The Verify Roadtrip approach is particularly relevant in the wake of the presidential election, when trust in journalists seems to have hit a new low—if that’s possible. Fact-checking bloomed this year, and achieved some successes—but it’s subject to the same bias charges as all journalism. Those who see fact-checkers as serving the left simply aren’t heeding the Pinocchios and Pants on Fire.
Schechter relishes the chance to help viewers reach their own conclusions, and thinks Donald Trump’s win presents him with even more opportunities for addressing political topics—such as the feasibility of various campaign promises. “The change in direction of the country in terms of policies will be fantastic ground to really go explore,” Schechter says.
Nick Musteen, a town council member and sales director for a local company in Little Elm, Texas, participated in the border wall episode. He found some of his ideas about the media challenged—maybe in ways that Schechter didn’t anticipate. “The media mindset is a lot more liberal than I thought it was,” he says. In particular, he remembers Schechter as being disappointed when the roadtrip didn’t change Musteen’s views, and chalks that up to a liberal mindset rather than merely a thirst for drama.
But Musteen also says the finished segment was even-handed. And he says he’s understanding of journalists having certain strong convictions, such as a firm belief in freedom of the press. “So I have a lot more respect for what you guys do now, which is why I kind of hold everybody [in journalism] to a higher standard,” he says.
Viewers watching at home have given Schechter a wide range of feedback on social media, and in speaking to CJR. Several applauded what they saw as the segment’s fair and objective approach, its use of a wide variety of interview subjects, and the time it takes to go in-depth.
“I really love the way that they are providing substantial support for various angles on an argument,” says Katie Young, a private school administrator in the Dallas suburbs.
“I think that’s a position of integrity, when he’s [Schechter’s] stepping in the shoes of viewers like me. I don’t want to be told to what think. I want someone to give me the facts and let me conclude what I will,” says Lisa Maranto, a corporate tax attorney in Houston.
But Maranto was also irritated by the program’s lack of relevance to Houston. “We’ve got huge issues here that nobody’s covering. … If this David guy could tackle something like the City of Houston pension issue, that would be one hell of a public service.”
Other commenters objected to the use of news time for “fluff” and “morning show filler”—particularly in reference to the taco episode—and a few declared the format incompatible with fact-checking.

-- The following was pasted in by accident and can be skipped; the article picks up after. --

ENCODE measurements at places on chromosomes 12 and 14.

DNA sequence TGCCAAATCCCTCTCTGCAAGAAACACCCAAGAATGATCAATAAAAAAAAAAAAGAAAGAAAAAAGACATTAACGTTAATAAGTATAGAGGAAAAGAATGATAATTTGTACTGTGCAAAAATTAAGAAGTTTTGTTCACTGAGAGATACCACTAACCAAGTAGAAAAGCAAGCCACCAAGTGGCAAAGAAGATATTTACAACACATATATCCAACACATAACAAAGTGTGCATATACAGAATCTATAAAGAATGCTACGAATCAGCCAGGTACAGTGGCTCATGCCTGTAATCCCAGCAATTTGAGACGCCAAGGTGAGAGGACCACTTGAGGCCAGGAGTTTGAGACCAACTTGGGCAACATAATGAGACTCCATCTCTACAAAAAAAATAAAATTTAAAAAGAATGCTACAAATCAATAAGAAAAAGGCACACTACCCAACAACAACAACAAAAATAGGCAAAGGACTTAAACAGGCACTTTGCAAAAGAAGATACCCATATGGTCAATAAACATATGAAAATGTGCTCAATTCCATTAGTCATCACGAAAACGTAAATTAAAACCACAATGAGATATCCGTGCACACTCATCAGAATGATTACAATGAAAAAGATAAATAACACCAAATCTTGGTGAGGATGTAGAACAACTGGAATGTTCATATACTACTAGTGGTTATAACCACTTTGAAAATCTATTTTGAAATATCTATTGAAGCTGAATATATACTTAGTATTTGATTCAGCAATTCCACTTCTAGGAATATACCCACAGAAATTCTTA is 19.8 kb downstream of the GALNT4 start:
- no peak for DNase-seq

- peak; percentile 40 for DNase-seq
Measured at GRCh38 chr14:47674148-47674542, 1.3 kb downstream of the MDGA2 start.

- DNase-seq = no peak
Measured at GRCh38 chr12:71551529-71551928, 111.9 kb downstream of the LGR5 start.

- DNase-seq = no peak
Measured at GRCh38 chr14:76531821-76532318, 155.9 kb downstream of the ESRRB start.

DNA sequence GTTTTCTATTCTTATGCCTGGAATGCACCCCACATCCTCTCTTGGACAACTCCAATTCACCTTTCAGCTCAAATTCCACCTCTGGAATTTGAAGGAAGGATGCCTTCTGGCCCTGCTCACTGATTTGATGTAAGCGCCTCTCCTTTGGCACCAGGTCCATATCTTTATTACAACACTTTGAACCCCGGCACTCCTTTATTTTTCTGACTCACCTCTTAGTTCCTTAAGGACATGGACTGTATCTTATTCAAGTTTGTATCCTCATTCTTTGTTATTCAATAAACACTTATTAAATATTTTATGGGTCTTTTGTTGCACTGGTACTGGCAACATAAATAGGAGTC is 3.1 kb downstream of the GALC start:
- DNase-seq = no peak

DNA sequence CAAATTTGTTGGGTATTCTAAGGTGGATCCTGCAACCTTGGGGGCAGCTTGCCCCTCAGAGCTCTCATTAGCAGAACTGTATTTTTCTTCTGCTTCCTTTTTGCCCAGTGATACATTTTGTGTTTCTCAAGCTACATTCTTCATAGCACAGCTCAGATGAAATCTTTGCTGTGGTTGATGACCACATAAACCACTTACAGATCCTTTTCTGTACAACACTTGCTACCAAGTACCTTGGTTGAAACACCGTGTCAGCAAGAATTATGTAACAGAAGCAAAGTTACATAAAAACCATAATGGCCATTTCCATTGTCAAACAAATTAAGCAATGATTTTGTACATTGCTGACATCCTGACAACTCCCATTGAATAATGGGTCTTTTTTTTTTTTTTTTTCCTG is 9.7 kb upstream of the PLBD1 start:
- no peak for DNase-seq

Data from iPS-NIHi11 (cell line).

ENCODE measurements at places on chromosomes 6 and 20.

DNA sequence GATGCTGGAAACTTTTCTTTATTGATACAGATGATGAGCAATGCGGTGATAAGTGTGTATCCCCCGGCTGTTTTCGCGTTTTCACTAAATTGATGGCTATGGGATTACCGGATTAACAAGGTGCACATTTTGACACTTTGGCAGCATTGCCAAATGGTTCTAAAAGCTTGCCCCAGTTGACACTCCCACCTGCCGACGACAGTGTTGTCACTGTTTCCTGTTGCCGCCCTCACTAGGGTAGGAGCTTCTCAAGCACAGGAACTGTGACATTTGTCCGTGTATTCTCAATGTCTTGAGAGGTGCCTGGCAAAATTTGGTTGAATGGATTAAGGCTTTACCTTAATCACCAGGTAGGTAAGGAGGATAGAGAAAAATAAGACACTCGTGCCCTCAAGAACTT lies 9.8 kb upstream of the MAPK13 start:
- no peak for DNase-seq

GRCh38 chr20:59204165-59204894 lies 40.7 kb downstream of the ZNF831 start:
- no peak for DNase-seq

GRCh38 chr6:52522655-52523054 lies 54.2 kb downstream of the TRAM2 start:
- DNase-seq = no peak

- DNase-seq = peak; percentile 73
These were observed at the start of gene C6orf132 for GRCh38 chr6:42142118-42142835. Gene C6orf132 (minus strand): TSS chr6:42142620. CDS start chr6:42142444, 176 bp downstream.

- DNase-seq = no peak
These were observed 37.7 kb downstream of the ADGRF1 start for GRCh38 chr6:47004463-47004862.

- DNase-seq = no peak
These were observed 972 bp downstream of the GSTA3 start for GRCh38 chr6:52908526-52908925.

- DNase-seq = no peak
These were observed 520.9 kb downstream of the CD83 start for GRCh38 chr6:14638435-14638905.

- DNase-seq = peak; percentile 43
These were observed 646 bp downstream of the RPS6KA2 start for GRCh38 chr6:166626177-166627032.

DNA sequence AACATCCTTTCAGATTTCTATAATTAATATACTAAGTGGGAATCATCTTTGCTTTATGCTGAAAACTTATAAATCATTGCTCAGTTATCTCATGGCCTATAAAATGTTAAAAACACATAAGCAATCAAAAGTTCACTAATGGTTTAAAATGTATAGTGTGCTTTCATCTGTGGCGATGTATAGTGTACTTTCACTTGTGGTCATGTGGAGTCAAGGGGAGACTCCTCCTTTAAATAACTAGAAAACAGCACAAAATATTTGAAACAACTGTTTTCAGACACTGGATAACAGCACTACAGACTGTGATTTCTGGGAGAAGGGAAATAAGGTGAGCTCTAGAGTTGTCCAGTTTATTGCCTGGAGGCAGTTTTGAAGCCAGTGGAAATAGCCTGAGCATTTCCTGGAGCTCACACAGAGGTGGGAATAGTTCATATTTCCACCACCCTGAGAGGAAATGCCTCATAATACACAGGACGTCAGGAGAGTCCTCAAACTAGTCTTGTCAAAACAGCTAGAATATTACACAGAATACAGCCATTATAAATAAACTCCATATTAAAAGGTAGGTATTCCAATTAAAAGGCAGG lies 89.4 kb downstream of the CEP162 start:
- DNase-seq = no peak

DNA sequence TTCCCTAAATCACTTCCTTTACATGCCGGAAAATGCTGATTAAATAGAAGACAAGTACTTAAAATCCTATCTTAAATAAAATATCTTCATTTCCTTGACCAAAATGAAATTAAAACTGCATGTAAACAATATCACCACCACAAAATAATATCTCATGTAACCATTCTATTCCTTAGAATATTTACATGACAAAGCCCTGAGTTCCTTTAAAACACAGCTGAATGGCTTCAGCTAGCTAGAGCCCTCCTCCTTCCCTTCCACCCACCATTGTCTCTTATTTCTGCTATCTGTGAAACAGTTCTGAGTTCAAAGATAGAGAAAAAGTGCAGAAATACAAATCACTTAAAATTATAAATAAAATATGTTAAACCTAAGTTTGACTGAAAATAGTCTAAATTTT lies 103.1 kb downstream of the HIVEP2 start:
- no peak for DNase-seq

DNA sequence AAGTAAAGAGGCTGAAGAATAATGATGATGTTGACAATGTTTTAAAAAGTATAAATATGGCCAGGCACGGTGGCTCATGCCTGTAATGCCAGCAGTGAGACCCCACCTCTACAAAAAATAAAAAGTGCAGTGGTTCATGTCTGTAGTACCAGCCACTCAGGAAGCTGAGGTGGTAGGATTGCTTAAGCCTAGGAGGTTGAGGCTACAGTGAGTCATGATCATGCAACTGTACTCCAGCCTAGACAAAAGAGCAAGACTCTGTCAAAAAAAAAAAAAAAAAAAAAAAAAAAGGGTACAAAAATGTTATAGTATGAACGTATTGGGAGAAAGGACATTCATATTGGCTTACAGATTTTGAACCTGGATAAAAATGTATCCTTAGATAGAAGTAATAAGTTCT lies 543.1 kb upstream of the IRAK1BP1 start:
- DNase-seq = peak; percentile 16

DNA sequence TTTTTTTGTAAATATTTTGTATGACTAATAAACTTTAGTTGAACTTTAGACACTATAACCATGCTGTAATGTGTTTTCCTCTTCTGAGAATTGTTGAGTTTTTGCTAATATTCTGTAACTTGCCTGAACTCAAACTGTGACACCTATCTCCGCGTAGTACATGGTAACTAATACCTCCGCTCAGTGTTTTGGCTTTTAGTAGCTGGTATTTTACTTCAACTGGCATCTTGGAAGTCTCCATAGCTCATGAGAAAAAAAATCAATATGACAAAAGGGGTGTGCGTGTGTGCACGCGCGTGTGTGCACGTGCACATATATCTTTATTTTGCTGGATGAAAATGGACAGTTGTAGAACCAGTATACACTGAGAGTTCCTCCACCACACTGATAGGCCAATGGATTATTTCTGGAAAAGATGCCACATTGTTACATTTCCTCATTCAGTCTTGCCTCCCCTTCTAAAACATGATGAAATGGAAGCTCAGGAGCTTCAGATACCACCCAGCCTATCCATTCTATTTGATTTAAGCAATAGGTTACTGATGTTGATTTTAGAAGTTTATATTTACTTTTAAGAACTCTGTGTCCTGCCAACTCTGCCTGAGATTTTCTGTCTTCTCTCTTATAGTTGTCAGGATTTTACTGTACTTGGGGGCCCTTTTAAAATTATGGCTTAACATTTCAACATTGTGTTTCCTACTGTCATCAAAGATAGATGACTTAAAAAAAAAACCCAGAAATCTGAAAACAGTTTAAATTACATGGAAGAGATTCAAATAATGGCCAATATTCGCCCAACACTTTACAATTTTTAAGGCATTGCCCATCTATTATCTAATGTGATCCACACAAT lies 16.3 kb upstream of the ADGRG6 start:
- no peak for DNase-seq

“[WFAA] has placed undue credibility on this woman and her determination … a conclusion that was not reached analytically based upon science or facts … but rather, by emotion,” one viewer commented. Publishing a lay person’s conclusion, he added, “would be akin to [a] journal of medicine allowing me to publish my findings/ conclusion as to appropriateness of a medical treatment or drug.”
Jane Elizabeth, senior manager of the American Press Institute’s Accountability Journalism Program, says she’s happy to see WFAA try innovative ways of explaining complex and misunderstood issues. But she says the segment would have to make a few changes to truly qualify as accountability or explanatory journalism.
The program must be sure to cite sources for statements of fact, perhaps through captioning or online text, Elizabeth says. Schechter says that’s a fair point, and that recent episodes have used more citations.
Elizabeth also argues that all claims made by interviewees should be verified—not just experts’ statistics and statutes, but also ordinary people’s experiences. As an example, she points to a woman interviewed in the border wall episode, who claimed that an immigrant gave birth on her property and she found “an illegal” sitting in her living room chair.
Schechter disagrees: “I feel like the standard she’s holding us to, when talking to non-official people, is so strict as to require us to ask to see a birth certificate when anyone tells us what their name is.”
He also points out that the Verify Roadtrip segments have a very different approach than traditional fact-checking. “It’s experiential. It’s ‘trust but verify,’” Schechter says. In a way, this cuts to the heart of the series.
“We’re going to see this with our own eyes. … That’s an essential reporter function, to go see. Does it look, and smell, and feel, the way we’re led to believe?”